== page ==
Seismic isolation systems are increasingly used to mitigate damage to building structures during earthquakes. An isolation system isolates the building from the ground and the foundation by installing an isolation layer between them. During an earthquake, the ground and foundation may shake, but the isolation layer deforms and reduces vibration transmitted to the building. Slow movement during an earthquake is a characteristic of buildings equipped with an isolation system. However, conventional isolation layers are prone to undergo excessive deformation during massive subduction zone or inland earthquakes. An objective of my research is to develop a method for reducing this excessive deformation in isolation layers.
An isolation layer of a seismic isolated building consists of isolators, composed of layers of flexible rubber and steel plates, and dampers. During an earthquake, the vibration of the ground and foundation is transmitted to the isolator. The rubber layers deform and reduce the earthquake force transmitted to the building. However, the isolator only smoothens the vibration and does not stop the movement. Like a swing continues swinging once pushed, the isolator continues shaking. This is where the damper comes in. The damper absorbs the seismic energy and stops the building from moving. These dampers are the main target of my research. Excessive deformation of the isolation layer during a massive earthquake may cause the layer to collide against retaining walls if there is not sufficient clearance between the building and the retaining walls. It is a phenomenon that cannot be overlooked especially in seismic-isolated buildings which are expected to be highly earthquake resistant. It is imperative to reduce the response displacement (deformation of the isolation layer) in newly constructed buildings as well as in those with insufficient clearance around the isolation layers. Either passive dampers may be used to effectively restrict the response displacement of the isolation layer or the damping force could be increased, but these solutions increase the response acceleration during a medium to small size earthquake and lower the performance of the seismic isolation structure.
In our laboratory, we are proposing an on-off damper that can change the damping force depending on the response displacement and response speed (Fig. 1). The on-off damper has a loose hole at the joint. Only when the response displacement exceeds a certain level, the joint collide against the edge of the loose hole and pushes or pulls the cylinder to attenuate the earthquake force. The design is intended to simply modify the shape of the pin support of existing oil dampers and requires only slight modification of existing attenuators. We will investigate the efficacy and the effects of using the proposed attenuator on the responses of the superstructure when it receives a seismic motion that causes the isolation layer to collide with the retaining walls. A parametric analysis involving numerical calculation will be first conducted to determine the optimum experimental model. Structural analysis of a seismic-isolated building featuring an on-off damper requires a new dedicated numerical calculation program to be written because such analysis cannot be achieved by common general-purpose software.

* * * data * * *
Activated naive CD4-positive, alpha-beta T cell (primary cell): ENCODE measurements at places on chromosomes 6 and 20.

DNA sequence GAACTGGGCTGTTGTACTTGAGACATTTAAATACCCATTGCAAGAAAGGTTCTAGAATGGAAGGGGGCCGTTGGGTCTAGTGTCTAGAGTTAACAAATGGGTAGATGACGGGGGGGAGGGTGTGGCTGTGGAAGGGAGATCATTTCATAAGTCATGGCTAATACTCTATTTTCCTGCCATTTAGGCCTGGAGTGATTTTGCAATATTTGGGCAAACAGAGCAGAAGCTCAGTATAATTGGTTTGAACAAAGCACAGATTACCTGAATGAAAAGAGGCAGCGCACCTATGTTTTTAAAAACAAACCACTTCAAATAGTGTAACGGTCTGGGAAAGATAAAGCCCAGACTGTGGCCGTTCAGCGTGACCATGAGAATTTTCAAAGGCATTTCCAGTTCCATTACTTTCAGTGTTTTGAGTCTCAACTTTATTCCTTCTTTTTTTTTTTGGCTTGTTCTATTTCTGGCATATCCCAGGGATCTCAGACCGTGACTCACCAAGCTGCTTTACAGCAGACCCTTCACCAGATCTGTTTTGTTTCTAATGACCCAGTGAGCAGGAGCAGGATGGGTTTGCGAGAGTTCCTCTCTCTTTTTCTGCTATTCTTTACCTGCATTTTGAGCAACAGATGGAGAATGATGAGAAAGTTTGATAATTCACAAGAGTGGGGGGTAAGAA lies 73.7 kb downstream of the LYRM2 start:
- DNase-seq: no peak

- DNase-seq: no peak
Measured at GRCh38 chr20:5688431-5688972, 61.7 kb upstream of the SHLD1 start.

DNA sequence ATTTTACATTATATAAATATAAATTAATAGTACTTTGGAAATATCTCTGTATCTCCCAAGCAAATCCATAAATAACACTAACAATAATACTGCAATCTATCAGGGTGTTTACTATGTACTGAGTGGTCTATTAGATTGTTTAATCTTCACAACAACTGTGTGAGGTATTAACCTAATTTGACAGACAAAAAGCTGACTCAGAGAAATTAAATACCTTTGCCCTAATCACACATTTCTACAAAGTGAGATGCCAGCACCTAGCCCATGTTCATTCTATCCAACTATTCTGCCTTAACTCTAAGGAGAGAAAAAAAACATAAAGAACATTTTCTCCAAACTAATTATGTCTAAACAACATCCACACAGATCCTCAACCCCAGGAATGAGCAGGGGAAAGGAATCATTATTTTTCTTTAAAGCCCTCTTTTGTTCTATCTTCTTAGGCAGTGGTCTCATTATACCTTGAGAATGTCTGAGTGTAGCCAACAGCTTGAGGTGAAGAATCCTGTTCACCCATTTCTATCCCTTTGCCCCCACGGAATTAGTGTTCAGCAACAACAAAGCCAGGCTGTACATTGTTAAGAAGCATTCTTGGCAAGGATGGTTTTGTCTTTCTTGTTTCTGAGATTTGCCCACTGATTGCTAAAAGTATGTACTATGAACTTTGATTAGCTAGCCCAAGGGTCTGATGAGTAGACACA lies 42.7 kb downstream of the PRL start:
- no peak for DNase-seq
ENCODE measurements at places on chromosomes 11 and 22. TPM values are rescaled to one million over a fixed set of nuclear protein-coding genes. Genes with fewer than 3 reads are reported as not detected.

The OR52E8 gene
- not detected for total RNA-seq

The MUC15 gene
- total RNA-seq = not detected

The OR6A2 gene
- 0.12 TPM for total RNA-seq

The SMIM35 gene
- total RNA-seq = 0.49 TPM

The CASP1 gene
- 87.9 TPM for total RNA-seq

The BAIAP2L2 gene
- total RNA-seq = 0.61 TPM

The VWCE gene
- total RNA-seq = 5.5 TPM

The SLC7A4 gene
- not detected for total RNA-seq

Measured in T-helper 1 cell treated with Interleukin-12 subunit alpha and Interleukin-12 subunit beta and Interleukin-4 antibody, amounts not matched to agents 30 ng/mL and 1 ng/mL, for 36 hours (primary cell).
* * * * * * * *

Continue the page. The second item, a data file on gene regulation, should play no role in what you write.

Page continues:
Isolation layers are most widely installed at the undermost layer, i.e., the foundation, of a building. However, this type of base isolation has several disadvantages such as the need to include clearances to the retaining walls, which means a reduction in the area the building can occupy within the lot, and the need to dig deep into the ground. Mid-story isolation systems, which involve installing isolation layers at a level other than the lowest layer, are seeing increased use to avoid these drawbacks. A mid-story isolated building requires a design that accounts for the dynamic properties of the floors below the isolation layer as they have a great impact on the response characteristics of the entire building.
However, attempts to prepare an experimental model of an entire building face various problems such as the large size of the model, high preparation costs, and the model weight exceeding the weight limit of the shake table. We are thus planning real-time hybrid experiments which involve testing a model of the upper part of the building (including the isolation layer) on a shake table and analyzing the behavior of the lower part by using a simulation model (Fig. 2). The interactions of forces between the upper and lower parts will be taken into consideration. The response acceleration at the topmost layer of the lower part will be given as the input acceleration force of the shake table when testing the upper part. At the same time, the damping force of the damper of the isolation layer in the upper part will be input to the simulation model of the lower part. In such a manner, shake table testing and time history response analysis can be performed simultaneously.
I have worked on “SSI (Soil-Structure Interaction)” or interactions between the vibration of a building and the vibration of the ground since I was an undergraduate student. I have performed structural analysis by modeling the superstructure and the substructure including the ground separately and doing separate calculations using the models when given the forces acting between them. This method of structural analysis is useful also for our future real-time hybrid experiments. Development of a damper and shake table testing are a new experience for me, and I’m working hard. Anyone who is interested in creating safety and security for the future is welcome to visit our laboratory.